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5.56 NATO Vs. 6.5 Grendel: The Future Is Now


When it comes to rifle cartridges, there are numerous options available, each designed to excel in specific scenarios. Two popular choices among firearm enthusiasts are 6.5 Grendel and 5.56 NATO. 

In this guide, we’ll explore the history, dimensions, ballistic performance, real-world uses, and more of these two excellent cartridges. By the time we’re through, you should have a clear understanding of their similarities and differences, as well as which one should suit you better.

So let’s get to it. 

Some Important Background

Let’s kick things off with a quick history lesson. 5.56 NATO has a longer history, so let’s start there.

5.56 NATO got its start back in the 1960s when it was adopted by the United States military as the standard round for the M16 rifle. The goal was to create a smaller, lighter, and faster round that would provide soldiers with increased ammunition capacity and controllability in combat situations.

Its small size and high velocity allowed soldiers to carry more ammunition while still maintaining sufficient lethality. The 5.56 NATO quickly gained popularity and became one of the most widely used rifle cartridges worldwide.

6.5 Grendel, on the other hand, is a more recent development. It was designed by Bill Alexander of Alexander Arms in the early 2000s. The goal was to create a cartridge that offered superior long-range accuracy and energy retention compared to 5.56 NATO, without sacrificing magazine capacity or requiring extensive modifications to the AR-15 platform.

Alexander Arms 6.5 Grendel Integrally Suppressed

Alexander achieved this goal by using a larger case with a wider base and a greater bullet diameter. His design focused on optimizing long-range ballistics, allowing shooters to engage targets effectively at extended distances. While 5.56 NATO was developed primarily for military applications, the 6.5 Grendel was designed with a specific emphasis on precision shooting and hunting.


While 5.56 NATO remains the go-to choice for military applications around the world, 6.5 Grendel has gained its own level of popularity among civilian shooters, hunters, and precision rifle enthusiasts.

5.56 NATO’s lightweight nature, high velocity, and effective terminal performance make it ideal for combat scenarios. It offers excellent penetration and fragmentation, ensuring the ability to incapacitate targets while minimizing the risk of over-penetration. 

Plus, the widespread availability of 5.56 NATO ammunition and the vast range of rifles chambered in this caliber make it a convenient choice for military and law enforcement agencies.

On the other hand, the 6.5 Grendel has carved out a niche in precision shooting and hunting. The cartridge's larger bullet diameter, higher muzzle energy, and exceptional long-range ballistics make it well-suited for engaging targets at extended distances. 

Precision shooters appreciate the 6.5 Grendel for its inherent accuracy, flat trajectory, and superb energy retention, allowing them to consistently hit targets with precision at long ranges.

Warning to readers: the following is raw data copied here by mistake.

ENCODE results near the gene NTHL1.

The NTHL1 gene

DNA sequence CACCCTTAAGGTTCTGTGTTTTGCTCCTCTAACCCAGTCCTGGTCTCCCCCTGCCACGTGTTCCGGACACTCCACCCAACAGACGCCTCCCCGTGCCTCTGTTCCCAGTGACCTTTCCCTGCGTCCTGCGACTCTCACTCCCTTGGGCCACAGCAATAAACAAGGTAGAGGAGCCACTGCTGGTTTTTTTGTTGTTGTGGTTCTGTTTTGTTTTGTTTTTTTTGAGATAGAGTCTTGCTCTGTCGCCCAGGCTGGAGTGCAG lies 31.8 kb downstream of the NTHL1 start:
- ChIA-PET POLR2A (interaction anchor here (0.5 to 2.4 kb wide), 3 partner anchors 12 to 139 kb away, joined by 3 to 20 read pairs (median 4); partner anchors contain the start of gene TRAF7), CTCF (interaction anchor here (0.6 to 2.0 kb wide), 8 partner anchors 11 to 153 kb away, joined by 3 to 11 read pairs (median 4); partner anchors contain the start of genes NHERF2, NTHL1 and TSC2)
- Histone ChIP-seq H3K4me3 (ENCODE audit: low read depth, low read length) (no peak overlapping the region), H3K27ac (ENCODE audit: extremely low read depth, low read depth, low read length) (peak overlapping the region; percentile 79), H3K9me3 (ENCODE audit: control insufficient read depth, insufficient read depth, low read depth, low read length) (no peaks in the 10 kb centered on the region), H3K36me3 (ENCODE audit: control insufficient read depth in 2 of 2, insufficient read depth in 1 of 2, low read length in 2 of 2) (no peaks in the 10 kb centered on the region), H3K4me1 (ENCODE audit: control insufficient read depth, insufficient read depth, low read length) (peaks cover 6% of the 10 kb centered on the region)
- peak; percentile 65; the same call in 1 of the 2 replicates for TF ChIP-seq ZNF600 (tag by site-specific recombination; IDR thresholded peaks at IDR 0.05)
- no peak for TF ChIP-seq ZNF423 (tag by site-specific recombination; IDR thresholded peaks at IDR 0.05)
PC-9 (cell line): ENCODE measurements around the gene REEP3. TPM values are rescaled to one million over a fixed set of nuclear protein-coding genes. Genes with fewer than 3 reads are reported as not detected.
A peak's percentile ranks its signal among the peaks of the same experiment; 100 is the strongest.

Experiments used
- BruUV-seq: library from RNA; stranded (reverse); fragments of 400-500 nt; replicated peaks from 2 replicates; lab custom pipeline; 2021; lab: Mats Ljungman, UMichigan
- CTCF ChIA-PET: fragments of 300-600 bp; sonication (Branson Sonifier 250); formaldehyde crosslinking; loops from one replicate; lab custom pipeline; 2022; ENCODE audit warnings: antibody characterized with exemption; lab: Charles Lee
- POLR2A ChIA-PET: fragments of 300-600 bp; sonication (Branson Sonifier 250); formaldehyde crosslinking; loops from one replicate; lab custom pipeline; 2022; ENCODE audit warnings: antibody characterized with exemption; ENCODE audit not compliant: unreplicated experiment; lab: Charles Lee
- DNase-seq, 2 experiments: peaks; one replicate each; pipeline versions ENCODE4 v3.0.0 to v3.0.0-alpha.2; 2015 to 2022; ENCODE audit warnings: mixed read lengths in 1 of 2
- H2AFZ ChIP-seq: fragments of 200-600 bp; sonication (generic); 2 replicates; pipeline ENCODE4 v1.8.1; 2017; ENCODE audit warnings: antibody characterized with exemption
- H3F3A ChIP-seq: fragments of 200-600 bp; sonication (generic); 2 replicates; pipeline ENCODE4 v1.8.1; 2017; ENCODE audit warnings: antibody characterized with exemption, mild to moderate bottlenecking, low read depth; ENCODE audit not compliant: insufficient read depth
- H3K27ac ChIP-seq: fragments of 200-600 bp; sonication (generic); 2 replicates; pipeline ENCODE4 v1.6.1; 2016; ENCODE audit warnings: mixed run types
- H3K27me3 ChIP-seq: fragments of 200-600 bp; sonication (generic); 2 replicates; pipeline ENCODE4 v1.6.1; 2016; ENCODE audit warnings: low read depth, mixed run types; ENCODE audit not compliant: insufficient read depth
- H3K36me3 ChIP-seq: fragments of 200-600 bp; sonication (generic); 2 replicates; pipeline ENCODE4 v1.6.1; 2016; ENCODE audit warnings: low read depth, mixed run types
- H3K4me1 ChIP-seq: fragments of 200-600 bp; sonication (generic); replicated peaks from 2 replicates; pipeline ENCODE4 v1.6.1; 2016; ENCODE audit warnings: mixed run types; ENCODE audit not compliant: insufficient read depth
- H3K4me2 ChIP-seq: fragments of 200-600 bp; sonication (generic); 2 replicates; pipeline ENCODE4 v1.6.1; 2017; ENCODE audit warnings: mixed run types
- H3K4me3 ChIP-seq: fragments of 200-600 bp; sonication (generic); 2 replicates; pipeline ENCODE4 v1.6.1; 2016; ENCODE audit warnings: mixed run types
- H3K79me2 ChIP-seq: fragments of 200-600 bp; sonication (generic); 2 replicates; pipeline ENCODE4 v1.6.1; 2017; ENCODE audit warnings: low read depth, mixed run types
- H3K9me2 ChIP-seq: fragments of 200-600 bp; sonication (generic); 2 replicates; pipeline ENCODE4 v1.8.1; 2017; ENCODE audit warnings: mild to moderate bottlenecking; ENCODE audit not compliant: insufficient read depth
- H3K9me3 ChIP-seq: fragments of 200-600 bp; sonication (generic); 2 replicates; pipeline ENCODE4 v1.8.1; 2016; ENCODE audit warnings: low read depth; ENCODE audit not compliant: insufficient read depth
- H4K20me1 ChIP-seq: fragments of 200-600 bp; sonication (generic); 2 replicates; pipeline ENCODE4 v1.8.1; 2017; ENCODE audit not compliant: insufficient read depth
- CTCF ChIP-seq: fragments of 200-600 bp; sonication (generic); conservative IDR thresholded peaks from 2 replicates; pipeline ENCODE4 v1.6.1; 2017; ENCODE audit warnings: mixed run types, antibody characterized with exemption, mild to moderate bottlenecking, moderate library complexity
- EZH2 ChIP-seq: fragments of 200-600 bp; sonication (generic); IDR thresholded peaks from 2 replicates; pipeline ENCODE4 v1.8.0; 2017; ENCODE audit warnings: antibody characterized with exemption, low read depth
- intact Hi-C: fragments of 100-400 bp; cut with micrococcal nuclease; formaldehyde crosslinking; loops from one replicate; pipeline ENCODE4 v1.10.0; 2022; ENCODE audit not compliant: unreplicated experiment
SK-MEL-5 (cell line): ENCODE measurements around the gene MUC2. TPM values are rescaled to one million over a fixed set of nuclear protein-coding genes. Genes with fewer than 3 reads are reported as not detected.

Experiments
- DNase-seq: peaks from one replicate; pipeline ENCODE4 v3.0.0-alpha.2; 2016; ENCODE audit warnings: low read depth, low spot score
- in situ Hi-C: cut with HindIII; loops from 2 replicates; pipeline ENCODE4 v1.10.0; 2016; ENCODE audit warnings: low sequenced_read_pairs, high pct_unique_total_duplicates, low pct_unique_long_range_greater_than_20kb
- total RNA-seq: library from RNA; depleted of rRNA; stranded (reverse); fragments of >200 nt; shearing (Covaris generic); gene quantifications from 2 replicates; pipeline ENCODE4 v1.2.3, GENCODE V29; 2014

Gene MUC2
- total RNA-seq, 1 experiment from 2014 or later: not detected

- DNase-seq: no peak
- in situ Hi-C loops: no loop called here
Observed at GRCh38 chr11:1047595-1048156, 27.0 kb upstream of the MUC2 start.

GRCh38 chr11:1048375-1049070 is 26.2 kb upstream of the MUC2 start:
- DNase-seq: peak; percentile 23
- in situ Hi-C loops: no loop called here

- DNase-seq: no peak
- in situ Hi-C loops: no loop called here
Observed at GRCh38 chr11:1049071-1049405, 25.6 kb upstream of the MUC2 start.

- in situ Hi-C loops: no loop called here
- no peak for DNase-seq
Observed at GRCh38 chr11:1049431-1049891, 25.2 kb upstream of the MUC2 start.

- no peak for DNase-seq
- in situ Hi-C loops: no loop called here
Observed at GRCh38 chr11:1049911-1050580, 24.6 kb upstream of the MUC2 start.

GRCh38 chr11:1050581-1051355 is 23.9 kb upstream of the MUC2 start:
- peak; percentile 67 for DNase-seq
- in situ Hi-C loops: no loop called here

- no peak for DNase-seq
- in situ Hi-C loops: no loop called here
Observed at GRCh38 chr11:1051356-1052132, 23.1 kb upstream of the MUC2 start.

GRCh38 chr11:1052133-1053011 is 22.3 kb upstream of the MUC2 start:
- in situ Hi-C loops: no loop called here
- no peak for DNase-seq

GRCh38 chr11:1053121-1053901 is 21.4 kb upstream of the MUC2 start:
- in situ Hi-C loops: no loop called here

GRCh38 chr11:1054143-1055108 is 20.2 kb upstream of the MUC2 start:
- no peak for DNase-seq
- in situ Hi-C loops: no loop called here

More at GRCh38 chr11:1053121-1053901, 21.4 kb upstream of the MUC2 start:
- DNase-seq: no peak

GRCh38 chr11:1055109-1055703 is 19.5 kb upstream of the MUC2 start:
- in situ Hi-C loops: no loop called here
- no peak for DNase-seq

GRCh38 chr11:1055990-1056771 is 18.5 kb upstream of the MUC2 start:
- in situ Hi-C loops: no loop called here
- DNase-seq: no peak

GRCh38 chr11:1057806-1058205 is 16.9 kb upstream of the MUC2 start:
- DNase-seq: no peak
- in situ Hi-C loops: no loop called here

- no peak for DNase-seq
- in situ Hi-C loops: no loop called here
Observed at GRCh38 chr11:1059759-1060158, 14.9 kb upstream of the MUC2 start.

Hunters, particularly those pursuing medium-sized game, value the 6.5 Grendel's ability to deliver significant energy and terminal performance at ranges where the 5.56 NATO may fall short.

In recent years, the popularity of the 6.5 Grendel has led to an increasing number of rifles being chambered in this caliber. Many firearm manufacturers now offer rifles specifically designed for the 6.5 Grendel, catering to the growing demand in the market.

This availability, combined with the availability of purpose-built ammunition, has made the 6.5 Grendel a viable option for shooters seeking long-range precision or hunting capabilities.


6.5 Grendel5.56 NATO
Parent Case.220 Russian.223 Remington
Bullet Diameter.264” (6.71mm).224” (5.7mm)
Neck Diameter.293” (7.44mm).253” (6.43mm)
Base Diameter.439” (11.15mm).377” (9.58mm)
Case Length1.52” (38.7mm)1.76” (44.7mm)
Overall Length2.26” (57.5mm)2.26” (57.4mm)
Case Capacity35gr H2O (2.3cm3)28.5gr H2O (1.85cm3)
Max Pressure52,000 psi62,366 psi

As you can see, 6.5 Grendel has a larger case capacity, a wider base, and a greater bullet diameter than 5.56 NATO. The larger bullet of 6.5 Grendel contributes to its improved ballistic performance, especially at longer distances, despite the lower maximum pressure.


6.5 Grendel, 123gr5.56 NATO, 55gr
Muzzle2580 FPS1818 ft-lbs-1.5”3240 FPS1282 ft-lbs-1.5”
100 Yards2374 FPS1540 ft-lbs0”2837 FPS983 ft-lbs1.4”
200 Yards2178 FPS1296 ft-lbs-4.7”2468 FPS744 ft-lbs0”
300 Yards1991 FPS1083 ft-lbs-16.7”2128 FPS553 ft-lbs-7.2”
400 Yards1815 FPS900 ft-lbs-37.6”1817 FPS403 ft-lbs-22.1”
500 Yards1650 FPS743 ft-lbs-69”1540 FPS290 ft-lbs-47.7”

*Data is the manufacturer’s advertised ballistics for Hornady Frontier FMJ

6.5 Grendel generally outperforms 5.56 NATO. 6.5 Grendel delivers higher muzzle energy and retains energy better at extended ranges. It offers increased accuracy and stopping power, making it a compelling choice for precision shooting and hunting applications.


Both 6.5 Grendel and 5.56 NATO come in a huge range of rifles. From AK patterns to bolt actions to even a few lever actions, you’d be surprised at how widespread both cartridges have become.